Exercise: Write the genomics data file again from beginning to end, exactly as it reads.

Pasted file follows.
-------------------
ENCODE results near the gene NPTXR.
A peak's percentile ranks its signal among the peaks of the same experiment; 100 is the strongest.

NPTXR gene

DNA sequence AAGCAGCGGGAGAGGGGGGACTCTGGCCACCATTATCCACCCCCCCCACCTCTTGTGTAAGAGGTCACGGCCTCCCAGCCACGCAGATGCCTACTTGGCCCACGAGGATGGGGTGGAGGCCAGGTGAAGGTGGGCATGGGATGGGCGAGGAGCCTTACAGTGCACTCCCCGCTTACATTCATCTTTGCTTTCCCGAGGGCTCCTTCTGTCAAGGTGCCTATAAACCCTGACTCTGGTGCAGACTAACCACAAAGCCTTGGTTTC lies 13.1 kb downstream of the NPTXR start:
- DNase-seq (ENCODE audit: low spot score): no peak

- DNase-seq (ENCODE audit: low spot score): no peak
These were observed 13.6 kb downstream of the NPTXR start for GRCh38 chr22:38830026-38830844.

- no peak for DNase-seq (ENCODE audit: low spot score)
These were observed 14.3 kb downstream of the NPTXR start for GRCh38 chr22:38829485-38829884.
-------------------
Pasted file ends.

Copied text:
ENCODE results near the gene NPTXR.
A peak's percentile ranks its signal among the peaks of the same experiment; 100 is the strongest.

NPTXR gene

DNA sequence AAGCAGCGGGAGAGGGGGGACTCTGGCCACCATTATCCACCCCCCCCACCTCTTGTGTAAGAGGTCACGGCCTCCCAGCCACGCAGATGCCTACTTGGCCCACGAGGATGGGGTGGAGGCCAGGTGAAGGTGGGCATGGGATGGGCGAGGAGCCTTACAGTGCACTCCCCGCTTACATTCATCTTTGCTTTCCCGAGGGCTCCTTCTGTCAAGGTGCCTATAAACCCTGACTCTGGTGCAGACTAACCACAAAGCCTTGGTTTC lies 13.1 kb downstream of the NPTXR start:
- DNase-seq (ENCODE audit: low spot score): no peak

- DNase-seq (ENCODE audit: low spot score): no peak
These were observed 13.6 kb downstream of the NPTXR start for GRCh38 chr22:38830026-38830844.

- no peak for DNase-seq (ENCODE audit: low spot score)
These were observed 14.3 kb downstream of the NPTXR start for GRCh38 chr22:38829485-38829884.